Environment for defenders continues to be hostile with one WHRD killed in July

On 31st August 2018, President Jimmy Morales decided not to renew the mandate of the International Commission Against Impunity in Guatemala (CICIG) an UN-sponsored institution charged with assisting corruption investigations. In addition, he said that Ivan Velazquez, the head of the Commission, would not be allowed back in the country. President Morales backed his decision on accusations of alleged corruption and intrusion in internal affairs of the country by the CICIG. The announcement was preceded by a strong presence of  army vehicles outside the office of the CICIG. 

Civil society in the country has expressed its concern regarding this decision because of the key role that the CICIG has played in the fight against corruption and impunity in the country. Its work has been crucial in the prosecution of high-level officials and business-people, for example, in 2015 the then President Otto Perez Molina was forced to resign after a corruption investigation. Currently, president Morales is under investigation over allegations of illicit campaign financing.

The Inter-American Commission on Human Rights expressed concern over the decision and "reiterates the fundamental importance of the fight against corruption to guarantee the effective enjoyment of human rights and an independent and impartial justice". 

Transparency International also issued a statement saying

"The announcement by President Morales not to renew the mandate of CICIG, represents a severe blow against transparency and integrity in Guatemala and throughout Latin America. CICIG has been a model in the fight against corruption. The fact that the President made the announcement surrounded by military officials and the deployment of military forces near the offices of CICIG are an attempt at intimidation. It is very dangerous to involve the military in political and judicial issues." 

On 16th September 2018, the Constitutional Court reversed the decision and ordered President Morales to allow the head of the Commission to enter the country. However, the government rejected the court ruling and said the they would not accept Velazquez as the CICIG commissioner. The government claimed that the "Constitutional Court’s ruling did not mention Commissioner Velásquez by name, the government’s obligation was to allow a commissioner, not necessarily the current one, to enter the country and that it would negotiate the selection of a new commissioner with the United Nations".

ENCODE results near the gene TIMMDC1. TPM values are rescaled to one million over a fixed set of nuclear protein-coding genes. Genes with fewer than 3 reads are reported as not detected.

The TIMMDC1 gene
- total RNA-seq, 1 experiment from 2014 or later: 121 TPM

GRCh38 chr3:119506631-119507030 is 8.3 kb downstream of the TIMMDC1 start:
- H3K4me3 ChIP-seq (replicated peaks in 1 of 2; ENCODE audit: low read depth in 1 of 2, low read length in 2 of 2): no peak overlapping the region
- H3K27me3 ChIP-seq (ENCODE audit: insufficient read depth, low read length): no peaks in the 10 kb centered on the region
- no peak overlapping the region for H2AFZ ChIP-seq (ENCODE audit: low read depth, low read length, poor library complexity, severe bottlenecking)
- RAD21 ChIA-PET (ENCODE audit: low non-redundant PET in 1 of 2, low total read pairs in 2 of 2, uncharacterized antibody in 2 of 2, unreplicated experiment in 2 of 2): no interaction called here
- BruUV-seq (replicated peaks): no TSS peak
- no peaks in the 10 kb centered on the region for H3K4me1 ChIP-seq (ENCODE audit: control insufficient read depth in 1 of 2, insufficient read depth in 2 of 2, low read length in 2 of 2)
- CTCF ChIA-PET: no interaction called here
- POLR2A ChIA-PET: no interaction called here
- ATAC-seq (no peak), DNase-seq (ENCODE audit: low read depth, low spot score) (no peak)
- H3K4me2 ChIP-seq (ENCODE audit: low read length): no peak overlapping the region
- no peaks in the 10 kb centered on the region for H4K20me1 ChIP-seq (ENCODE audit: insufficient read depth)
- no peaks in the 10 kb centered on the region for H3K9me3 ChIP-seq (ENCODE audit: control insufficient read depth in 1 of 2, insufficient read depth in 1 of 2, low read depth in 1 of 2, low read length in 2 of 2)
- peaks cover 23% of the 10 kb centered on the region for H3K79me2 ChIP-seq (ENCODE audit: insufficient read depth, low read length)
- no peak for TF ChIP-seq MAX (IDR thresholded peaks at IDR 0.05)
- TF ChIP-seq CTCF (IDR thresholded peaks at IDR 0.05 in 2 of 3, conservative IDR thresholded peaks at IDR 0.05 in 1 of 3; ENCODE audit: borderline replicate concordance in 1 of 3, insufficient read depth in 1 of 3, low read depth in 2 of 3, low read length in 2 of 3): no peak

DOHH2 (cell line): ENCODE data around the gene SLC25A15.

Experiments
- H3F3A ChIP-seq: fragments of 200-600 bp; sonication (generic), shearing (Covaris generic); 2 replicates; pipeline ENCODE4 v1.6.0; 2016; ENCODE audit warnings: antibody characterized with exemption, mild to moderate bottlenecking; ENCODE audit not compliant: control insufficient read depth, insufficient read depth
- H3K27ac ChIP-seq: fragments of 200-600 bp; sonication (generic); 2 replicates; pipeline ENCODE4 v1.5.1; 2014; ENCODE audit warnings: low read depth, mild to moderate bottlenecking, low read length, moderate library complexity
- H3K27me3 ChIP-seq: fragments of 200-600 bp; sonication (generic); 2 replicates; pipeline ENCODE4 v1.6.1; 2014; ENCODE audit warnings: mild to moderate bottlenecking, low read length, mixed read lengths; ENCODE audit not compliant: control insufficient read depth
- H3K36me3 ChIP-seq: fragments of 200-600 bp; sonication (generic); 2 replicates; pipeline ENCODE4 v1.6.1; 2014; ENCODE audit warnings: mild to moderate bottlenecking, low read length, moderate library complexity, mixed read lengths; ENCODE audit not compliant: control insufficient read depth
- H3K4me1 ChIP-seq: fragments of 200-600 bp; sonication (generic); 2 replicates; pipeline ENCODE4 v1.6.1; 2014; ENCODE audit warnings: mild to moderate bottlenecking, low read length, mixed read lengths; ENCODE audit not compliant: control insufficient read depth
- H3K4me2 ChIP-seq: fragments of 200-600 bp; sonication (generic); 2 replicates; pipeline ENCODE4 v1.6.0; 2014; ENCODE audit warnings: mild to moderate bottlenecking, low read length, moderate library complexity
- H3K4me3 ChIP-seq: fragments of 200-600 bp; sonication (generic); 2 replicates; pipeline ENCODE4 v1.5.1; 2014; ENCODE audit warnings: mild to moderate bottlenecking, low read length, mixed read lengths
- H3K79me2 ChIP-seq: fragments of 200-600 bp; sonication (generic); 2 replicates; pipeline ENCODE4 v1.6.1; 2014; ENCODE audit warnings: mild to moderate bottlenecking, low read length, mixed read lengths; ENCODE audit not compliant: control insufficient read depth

On 28th July 2018, the authorities found the dead body of Juana Raymundo, Ixil indigenous leader and member of Comité de Desarrollo Campesino (Campesino Development Committee,CODECA). The causes of the attack have not been determined, however, the murder follows the assassination of several members of CODECA in 2018 and a criminalisation campaign against the organisation. Front Line Defenders said:

"Front Line Defenders strongly condemns the killing of indigenous human rights defender Juana Raymundo, as it believes that it is linked to her legitimate human rights work. Front Line Defenders expresses further concern over the criminalisation, systematic killings, attacks and smear campaigns against CODECA and its members."

After leaving a meeting on 14th August 2018, land-rights activists Edwin Choc and Martin Chub were beaten and arrested by the police under charges of land usurpation. The meeting they were leaving was, in fact, a negotiation meeting with Government representatives to discuss the land disputes in the region of Alta Verapaz and express their concern over the attacks they have been subject to, including the three murders of members of its organisation (the Comite Campesino del Altiplano - CCDA). 

In a positive step towards ending impunity, it was reported that one person was arrested on 10th August accused of being the attacker that killed Florencio Najera and Alejandro Hernandez, two members of CODECA in 2018. 

Peaceful Assembly

During the first weeks of September, thousands took to the streets to reject the government's decision not to renew the mandate on the CICIG reported above. A strong police and military presence in the streets to dissuade the protesters, prevented one march to reach Congress. 

In a separate incident, taxi drivers held several protests in August to demand the shutdown of Uber in Guatemala. In late August the municipality of Guatemala City announced that it filed a complaint to prevent taxi drivers from blocking the main streets of the city. 


On 20th August 2018, a group of workers from a hydroelectric project attacked the journalist Rolanda de Jesus Garcia and her team. The media team was filming the illegal cutting of trees when a group of workers approached and forced them to leave under threats of destroying their equipment and sexual harassment. Moments later, Garcia was detained by the workers who forced her to delete the footage and commit not to disseminate the information after which she was released.

The Inter-American Press Association (IAPA) rejected the cyber-attack against elPeriodico, a critical media outlet. The newspaper's Director Jose Zamora was sued on July 2018 by the Minister of Foreign Affairs, Sandra Jovel under charges of psychological violence for his constant criticism to Jovel’s work. A judge prohibited Zamora and the news site from mentioning the Minister’s name. The cyber-attack is presumed to be a part of the constant harassment to the media outlet. 

Guatemala is currently on the Monitor's Watch List of countries where there is an urgent, immediate and developing threat to civic space. If you have information to share on the situation, please get in touch. Click here to find our contact details.